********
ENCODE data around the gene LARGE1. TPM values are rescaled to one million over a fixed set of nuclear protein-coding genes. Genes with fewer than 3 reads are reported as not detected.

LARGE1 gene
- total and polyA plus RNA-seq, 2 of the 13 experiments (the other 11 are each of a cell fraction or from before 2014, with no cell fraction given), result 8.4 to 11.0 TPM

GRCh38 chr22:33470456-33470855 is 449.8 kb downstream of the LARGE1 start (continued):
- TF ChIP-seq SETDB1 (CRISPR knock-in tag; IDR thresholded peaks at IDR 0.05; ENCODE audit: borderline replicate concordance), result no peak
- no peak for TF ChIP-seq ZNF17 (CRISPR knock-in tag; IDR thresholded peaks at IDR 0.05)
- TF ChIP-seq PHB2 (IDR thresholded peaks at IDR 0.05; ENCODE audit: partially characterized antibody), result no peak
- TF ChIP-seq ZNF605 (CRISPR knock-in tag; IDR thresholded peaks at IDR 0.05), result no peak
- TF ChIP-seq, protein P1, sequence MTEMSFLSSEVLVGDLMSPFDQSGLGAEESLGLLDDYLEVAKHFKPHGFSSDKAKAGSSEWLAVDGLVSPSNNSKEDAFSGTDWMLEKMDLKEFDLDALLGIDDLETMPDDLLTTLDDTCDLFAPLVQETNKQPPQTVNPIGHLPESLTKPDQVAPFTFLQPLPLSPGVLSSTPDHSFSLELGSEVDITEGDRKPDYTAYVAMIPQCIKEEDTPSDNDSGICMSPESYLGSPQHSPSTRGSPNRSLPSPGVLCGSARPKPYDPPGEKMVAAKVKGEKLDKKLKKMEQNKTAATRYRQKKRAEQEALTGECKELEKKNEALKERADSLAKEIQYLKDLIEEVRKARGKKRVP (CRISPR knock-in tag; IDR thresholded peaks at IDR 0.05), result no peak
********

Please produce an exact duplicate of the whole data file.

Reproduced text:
ENCODE data around the gene LARGE1. TPM values are rescaled to one million over a fixed set of nuclear protein-coding genes. Genes with fewer than 3 reads are reported as not detected.

LARGE1 gene
- total and polyA plus RNA-seq, 2 of the 13 experiments (the other 11 are each of a cell fraction or from before 2014, with no cell fraction given), result 8.4 to 11.0 TPM

GRCh38 chr22:33470456-33470855 is 449.8 kb downstream of the LARGE1 start (continued):
- TF ChIP-seq SETDB1 (CRISPR knock-in tag; IDR thresholded peaks at IDR 0.05; ENCODE audit: borderline replicate concordance), result no peak
- no peak for TF ChIP-seq ZNF17 (CRISPR knock-in tag; IDR thresholded peaks at IDR 0.05)
- TF ChIP-seq PHB2 (IDR thresholded peaks at IDR 0.05; ENCODE audit: partially characterized antibody), result no peak
- TF ChIP-seq ZNF605 (CRISPR knock-in tag; IDR thresholded peaks at IDR 0.05), result no peak
- TF ChIP-seq, protein P1, sequence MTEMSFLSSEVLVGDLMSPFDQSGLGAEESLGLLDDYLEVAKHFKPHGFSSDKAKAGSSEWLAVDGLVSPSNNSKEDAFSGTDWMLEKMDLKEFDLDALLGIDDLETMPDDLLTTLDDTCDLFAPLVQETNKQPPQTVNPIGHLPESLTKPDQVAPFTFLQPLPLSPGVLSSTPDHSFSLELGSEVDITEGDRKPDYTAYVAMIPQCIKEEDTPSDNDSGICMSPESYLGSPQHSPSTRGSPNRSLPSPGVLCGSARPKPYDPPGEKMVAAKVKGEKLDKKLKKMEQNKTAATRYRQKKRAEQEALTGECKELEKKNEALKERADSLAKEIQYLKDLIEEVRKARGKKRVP (CRISPR knock-in tag; IDR thresholded peaks at IDR 0.05), result no peak